I came across this article for pastors spouses with some great reminders for us to shape our clarity at the start of this year. Remember these are just one person’s opinion, but it may help us in forming our own. Be mindful to keep communication lines open with your spouse and both of you share thoughts, expectations, level of engagement, etc together. Pray these through, seeking God’s blessing on all decisions.

Be yourself. 

Resist letting your spouse, children, or church family push you to become someone you don’t want to be.

Use your best gifts most often. 

Do the things you do the best and leave the rest - and don’t feel guilty about it.

Make your priorities obvious. 

Let the congregation know what’s important to you. Don’t let the church squeeze you into their mould, and don’t do too much.

Show visible love to your spouse. 

In your conversations let people know that your spouse is both special and human. Keep showing the church that you love one another and you care for each other.

Talk about advantages to your children. 

Never tell your children they have to do something OR not something because they are the pastor’s children. Help them see how they can play a positive part in your family’s shared ministry.

Take a worship break. 

Go somewhere every few months where you can worship as a family.

Don’t spiritualize everything. 

Enjoy life - its ups and downs - without becoming so religious in your outlook that you’re no fun to be around.

Learn to laugh at yourself and your situation.

Have a life outside of church activities.

Schedule vacation days and date nights. 

See to it that your spouse puts important family dates on the calendar.

Encourage your spouse to find an accountability partner. 

Every pastor needs a covenant partner, where “pastoral stuff” can be talked about and burdens understood and shared.

Stay attentive to your spouse’s needs. 

Don’t back away. There will be times when your spouse, under the weight of the struggle, will become sullen, aloof, and depressed. This is when he or she needs you the most.

Try doubling or tripling your affection and support.

Commit to self-care. Take care of yourself - spiritually, emotionally, and physically. Continue to mature spiritually.

(Written by H.B. London Jr. and Neil B. Wiseman. )



Ponder, Plan and Position

If you haven’t managed to yet, then be sure to make some time this month to ponder and plan for this new year that lies ahead. There is still plenty time to do so.

A day retreat, a sabbatical, or just fencing off some hours one day for ourselves can be so very beneficial. We may find life too busy, but unless we are intentional with self-reflection and a view to making changes, then too busy can become our norm.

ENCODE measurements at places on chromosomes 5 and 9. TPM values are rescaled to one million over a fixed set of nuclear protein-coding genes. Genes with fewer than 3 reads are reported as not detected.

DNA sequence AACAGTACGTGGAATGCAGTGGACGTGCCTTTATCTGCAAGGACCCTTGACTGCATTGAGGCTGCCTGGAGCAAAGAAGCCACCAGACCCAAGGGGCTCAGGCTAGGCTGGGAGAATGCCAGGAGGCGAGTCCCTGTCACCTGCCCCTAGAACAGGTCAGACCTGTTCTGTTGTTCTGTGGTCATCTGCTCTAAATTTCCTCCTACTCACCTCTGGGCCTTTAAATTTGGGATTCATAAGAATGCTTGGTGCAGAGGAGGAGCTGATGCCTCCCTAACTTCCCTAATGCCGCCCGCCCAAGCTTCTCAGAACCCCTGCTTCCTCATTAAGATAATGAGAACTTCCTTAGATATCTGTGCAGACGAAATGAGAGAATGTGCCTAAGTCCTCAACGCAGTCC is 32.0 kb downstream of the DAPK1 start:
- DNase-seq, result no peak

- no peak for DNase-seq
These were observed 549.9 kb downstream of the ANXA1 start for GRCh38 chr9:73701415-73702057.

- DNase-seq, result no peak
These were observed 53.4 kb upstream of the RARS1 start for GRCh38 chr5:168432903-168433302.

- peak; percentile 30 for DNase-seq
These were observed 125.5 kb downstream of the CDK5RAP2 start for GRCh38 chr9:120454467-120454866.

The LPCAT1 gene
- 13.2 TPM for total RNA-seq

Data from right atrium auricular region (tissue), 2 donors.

In looking to make beneficial changes I wonder what needs laying down or newly implemented into our lives?  What needs to change in daily life, in marriage, family, ministry and spiritual walk with God?

We hear the slogans of a ‘new year- a new you’. What if that could be the case? Not procrastinating any more but taking definitive steps towards good physical and mental health, prioritising times of relaxation in our weekly diary’s, getting enough sleep and rest, spending more time with family and friends etc. To have a vision for your life in God is great. To want to look after ourselves in order that we can actually fulfil that vision is even better!

Life really is a gift. Let’s be careful not to waste it living mindlessly going through the motions or same old routines. As well as contemplating how we live, it’s helpful to contemplate how we do ministry. Priorities, boundaries, time management. Be sure and have friends out with ministry that are encouragers and good to be around. Take study leave, plan a sabbatical, go to a conference, etc.

Taking time to plan ahead and prepare means we are then in a good place for the months that lie ahead. There will always be the unexpected, but if we manage to find healthier rhythms of life and prioritize well, then we can position ourselves to go through this new year in a much better place physically, mentally, emotionally and spiritually than we ever have before.

Finally, remember in all our planning not to omit times with God. Dedicated times of personal fellowship, planned into our day. Prayer and worship really are the oxygen to our souls and what sustains us through each day, week and month and indeed life itself.

I’ll leave you with some quotes to reflect on today.

“Always plan ahead, it wasn’t raining when Noah built the ark” (Richard Cushing)

“You are never too old to set another goal or to dream another dream”

(CS Lewis)

“The secret of your success is determined by your daily agenda.”

( John Maxwell )

For I know the plans I have for you,” declares the Lord, “plans to prosper you and not to harm you, plans to give you hope and a future.

Jeremiah 29:11 (NIV)



The Gate Of the Year

“And I said to the man who stood at the gate of the year:

Give me a light that I may tread safely into the unknown.”

And he replied:

“Go out into the darkness and put your hand into the Hand of God. That shall be to you better than light and safer than a known way.”

So I went forth, and finding the Hand of God, trod gladly into the night. And He led me towards the hills and the breaking of day in the lone East.

( Minnie Louise Haskins)

Wishing you all a very blessed and Happy New Year.  May we walk confidently toward the many blessings God already has in store for us in 2020, knowing the loving presence of our Lord right by our side.

Love and blessings from All at ESPS Ministries